We had traveled from Seattle to Portland last evening and awoke this morning refreshed and ready to go on a full day of waterfall hunting. Not that is really a hunt when you know that the Columbia River Gorge is only a few miles away and it has many super falls.
The day began well with a nice breakfast at the hotel’s breakfast room. Waffles, scrambled eggs, sausages, bananas, apples, muffins, toast, cereal, several kinds of juice, and of course the high-octane quicker picker-upper coffee were all available. As we headed past the front desk in the lobby the young lady at the counter asked if we were headed for the waterfalls, and we replied that we were. She had a pre-printed sheet with a couple of pictures, a small map, and some directions, which she handed to us and wished us a good day.
We proceeded out to the car and found a station to fill the car with gas we headed for what we thought was a quick trip up the road a few minutes to the falls. We were sure that we were following the directions on the sheet the girl had given us.
Wrong! Either we made a mistake or the directions weren’t correct and soon we found ourselves headed out south instead of east. Never having been there before we didn’t catch the fact that we were headed the wrong way. By the time we realized the mistake we were half way around Mt. Hood. We checked our maps one more time and continued on and rounded the entire mountain. This really wasn’t much of a problem with the scenic areas we were driving through. We stopped a couple of times to take pictures and just enjoyed the drive.
We ended up at the far end of the falls at the east end. So we see them like this...
Horsetail falls was our first. Gorgeous! This one is properly named as it truly is a horsetail type falls. It falls approximately 175 feet. There is a pool at the bottom for wading or swimming, but it’s probably very cold.
2. Upper and Lower Multnomah Falls, biggest and best of all! This one is two tiered with the top being 542 feet tall and a true falls. It drops away from the cliff face entirely to a pool at the bottom of the first section. It then falls again another 70 feet to the base. A bridge was been built just above the lower section back in the early twentieth century and from a short trail behind the lodge you can hike up to it. I understand that it is really spectacular in the dead of winter when the entire falls are covered with ice and you only see the smallest of unfrozen water near the bottom. Naturally, we are here in June and there is no sign of ice. J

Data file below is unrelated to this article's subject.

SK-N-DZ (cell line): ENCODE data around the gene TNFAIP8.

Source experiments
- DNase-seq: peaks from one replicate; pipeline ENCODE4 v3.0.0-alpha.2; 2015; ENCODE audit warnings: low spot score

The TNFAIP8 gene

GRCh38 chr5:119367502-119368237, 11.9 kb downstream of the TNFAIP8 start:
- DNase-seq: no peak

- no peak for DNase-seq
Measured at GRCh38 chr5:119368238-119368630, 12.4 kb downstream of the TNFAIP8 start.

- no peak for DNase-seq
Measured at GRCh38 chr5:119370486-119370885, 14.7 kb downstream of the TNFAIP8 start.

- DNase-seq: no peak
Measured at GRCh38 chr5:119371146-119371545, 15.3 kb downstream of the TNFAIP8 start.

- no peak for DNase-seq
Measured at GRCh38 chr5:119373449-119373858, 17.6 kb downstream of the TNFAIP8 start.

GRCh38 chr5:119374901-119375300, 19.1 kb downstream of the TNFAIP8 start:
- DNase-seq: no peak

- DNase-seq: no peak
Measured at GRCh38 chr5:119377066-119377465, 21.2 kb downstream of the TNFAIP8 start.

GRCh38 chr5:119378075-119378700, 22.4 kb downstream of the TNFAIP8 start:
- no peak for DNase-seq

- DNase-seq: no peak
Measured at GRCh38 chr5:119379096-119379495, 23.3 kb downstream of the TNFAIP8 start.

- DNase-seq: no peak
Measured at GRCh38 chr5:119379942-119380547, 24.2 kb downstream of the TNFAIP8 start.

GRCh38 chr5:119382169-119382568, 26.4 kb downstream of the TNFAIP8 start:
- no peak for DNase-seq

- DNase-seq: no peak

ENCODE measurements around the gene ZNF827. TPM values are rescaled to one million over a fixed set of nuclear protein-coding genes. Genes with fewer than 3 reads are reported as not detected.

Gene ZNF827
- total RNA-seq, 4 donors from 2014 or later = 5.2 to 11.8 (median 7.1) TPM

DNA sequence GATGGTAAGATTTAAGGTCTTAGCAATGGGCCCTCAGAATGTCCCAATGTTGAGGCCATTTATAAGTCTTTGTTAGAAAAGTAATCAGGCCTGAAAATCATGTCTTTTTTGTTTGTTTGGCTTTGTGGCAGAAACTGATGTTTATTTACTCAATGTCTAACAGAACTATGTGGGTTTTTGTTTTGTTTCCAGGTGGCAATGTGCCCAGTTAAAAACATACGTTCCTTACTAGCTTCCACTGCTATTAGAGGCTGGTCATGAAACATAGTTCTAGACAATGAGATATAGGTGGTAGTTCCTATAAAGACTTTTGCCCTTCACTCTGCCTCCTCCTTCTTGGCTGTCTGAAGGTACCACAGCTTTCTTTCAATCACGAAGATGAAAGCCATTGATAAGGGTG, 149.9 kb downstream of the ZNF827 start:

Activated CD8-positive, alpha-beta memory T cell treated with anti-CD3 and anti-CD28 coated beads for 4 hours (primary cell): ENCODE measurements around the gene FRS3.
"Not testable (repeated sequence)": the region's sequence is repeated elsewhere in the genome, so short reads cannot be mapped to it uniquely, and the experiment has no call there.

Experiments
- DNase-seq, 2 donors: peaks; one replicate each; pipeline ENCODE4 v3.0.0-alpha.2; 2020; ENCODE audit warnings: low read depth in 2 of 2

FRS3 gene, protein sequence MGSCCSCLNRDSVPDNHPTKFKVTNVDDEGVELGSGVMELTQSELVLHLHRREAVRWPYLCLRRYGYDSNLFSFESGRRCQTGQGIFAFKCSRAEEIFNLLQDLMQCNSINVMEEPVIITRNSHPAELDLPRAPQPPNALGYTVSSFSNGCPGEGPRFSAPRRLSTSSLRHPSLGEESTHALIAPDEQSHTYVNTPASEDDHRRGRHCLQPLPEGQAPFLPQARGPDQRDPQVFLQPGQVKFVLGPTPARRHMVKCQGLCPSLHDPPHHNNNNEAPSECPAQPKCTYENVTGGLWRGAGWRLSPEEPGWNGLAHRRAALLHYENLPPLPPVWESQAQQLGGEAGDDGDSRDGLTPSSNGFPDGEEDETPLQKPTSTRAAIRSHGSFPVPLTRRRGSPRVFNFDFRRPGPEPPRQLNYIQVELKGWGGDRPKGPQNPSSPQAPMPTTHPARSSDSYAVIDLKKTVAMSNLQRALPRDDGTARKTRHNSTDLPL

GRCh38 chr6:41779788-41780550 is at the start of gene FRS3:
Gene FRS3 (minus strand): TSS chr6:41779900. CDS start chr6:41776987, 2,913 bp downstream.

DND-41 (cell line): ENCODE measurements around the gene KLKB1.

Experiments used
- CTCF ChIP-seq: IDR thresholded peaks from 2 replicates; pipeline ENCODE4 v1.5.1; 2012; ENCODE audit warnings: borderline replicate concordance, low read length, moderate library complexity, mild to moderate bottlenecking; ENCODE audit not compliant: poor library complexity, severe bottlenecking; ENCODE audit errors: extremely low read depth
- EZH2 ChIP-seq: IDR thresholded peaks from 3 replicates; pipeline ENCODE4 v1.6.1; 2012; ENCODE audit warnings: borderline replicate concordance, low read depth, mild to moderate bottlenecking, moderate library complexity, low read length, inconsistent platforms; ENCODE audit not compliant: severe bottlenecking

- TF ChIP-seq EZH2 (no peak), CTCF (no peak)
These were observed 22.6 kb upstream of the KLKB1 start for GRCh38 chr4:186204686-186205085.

Wahkenna Falls also is next to the highway and very easily accessed. This one is not the free-flowing falls as the previous, but more of a steep run off. When there is plenty of water flowing it would be more spectacular but this year it wasn’t as special as the other falls.
4. Latourell Falls is the last of the four easily accessed falls. Again on this one the water plunges off the upper cliffs edge and fall freely for 249 feet. I understand that there is an upper portion that fall from 75 to 100 feet but the trail that leads to it is about .7 miles long and fairly steep. We were unable to make that hike.
Vista House is where we ended our day’s travels along the Columbia River Gorge. The Vista House was under reconstruction during the time we were there so we were unable to go inside and see the exhibits or displays.
Vista House is located on the western end of the Historic Columbia River Highway at Crown Point State Park. It reopened in 2005 and is operated by the Friends of Vista House, a volunteer organization, in cooperation with Oregon Parks and Recreation Department since 1982.
There are more falls which can be viewed if you can hike up to them. Unfortunately at that point I couldn't hike. So I have pictures here of all the ones that can be driven to.
Portland Sights & Attractions review
Amazing waterfalls And its all FREE
During our vacation in 2002 we had the pleasure to check a small portion of this 80 mile long gorge. According to Wikipedia there are over 77 waterfa… read entire review